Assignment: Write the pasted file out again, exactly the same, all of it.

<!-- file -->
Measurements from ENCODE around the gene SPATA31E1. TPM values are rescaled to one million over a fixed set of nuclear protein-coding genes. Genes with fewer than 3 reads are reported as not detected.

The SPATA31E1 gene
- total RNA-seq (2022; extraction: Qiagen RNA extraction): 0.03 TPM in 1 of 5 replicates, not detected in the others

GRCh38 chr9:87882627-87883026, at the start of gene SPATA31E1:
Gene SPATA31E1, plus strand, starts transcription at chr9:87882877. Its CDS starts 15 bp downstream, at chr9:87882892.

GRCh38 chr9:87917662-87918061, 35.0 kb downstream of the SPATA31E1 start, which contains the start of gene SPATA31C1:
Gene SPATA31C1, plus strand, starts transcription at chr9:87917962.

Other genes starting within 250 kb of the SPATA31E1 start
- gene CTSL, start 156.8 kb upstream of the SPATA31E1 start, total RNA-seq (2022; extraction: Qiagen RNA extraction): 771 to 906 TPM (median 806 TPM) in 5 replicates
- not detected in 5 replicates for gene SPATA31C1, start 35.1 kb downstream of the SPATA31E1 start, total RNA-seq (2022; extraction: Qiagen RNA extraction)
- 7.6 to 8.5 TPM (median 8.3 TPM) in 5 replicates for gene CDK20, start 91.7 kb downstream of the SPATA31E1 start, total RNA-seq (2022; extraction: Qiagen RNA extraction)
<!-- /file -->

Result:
Measurements from ENCODE around the gene SPATA31E1. TPM values are rescaled to one million over a fixed set of nuclear protein-coding genes. Genes with fewer than 3 reads are reported as not detected.

The SPATA31E1 gene
- total RNA-seq (2022; extraction: Qiagen RNA extraction): 0.03 TPM in 1 of 5 replicates, not detected in the others

GRCh38 chr9:87882627-87883026, at the start of gene SPATA31E1:
Gene SPATA31E1, plus strand, starts transcription at chr9:87882877. Its CDS starts 15 bp downstream, at chr9:87882892.

GRCh38 chr9:87917662-87918061, 35.0 kb downstream of the SPATA31E1 start, which contains the start of gene SPATA31C1:
Gene SPATA31C1, plus strand, starts transcription at chr9:87917962.

Other genes starting within 250 kb of the SPATA31E1 start
- gene CTSL, start 156.8 kb upstream of the SPATA31E1 start, total RNA-seq (2022; extraction: Qiagen RNA extraction): 771 to 906 TPM (median 806 TPM) in 5 replicates
- not detected in 5 replicates for gene SPATA31C1, start 35.1 kb downstream of the SPATA31E1 start, total RNA-seq (2022; extraction: Qiagen RNA extraction)
- 7.6 to 8.5 TPM (median 8.3 TPM) in 5 replicates for gene CDK20, start 91.7 kb downstream of the SPATA31E1 start, total RNA-seq (2022; extraction: Qiagen RNA extraction)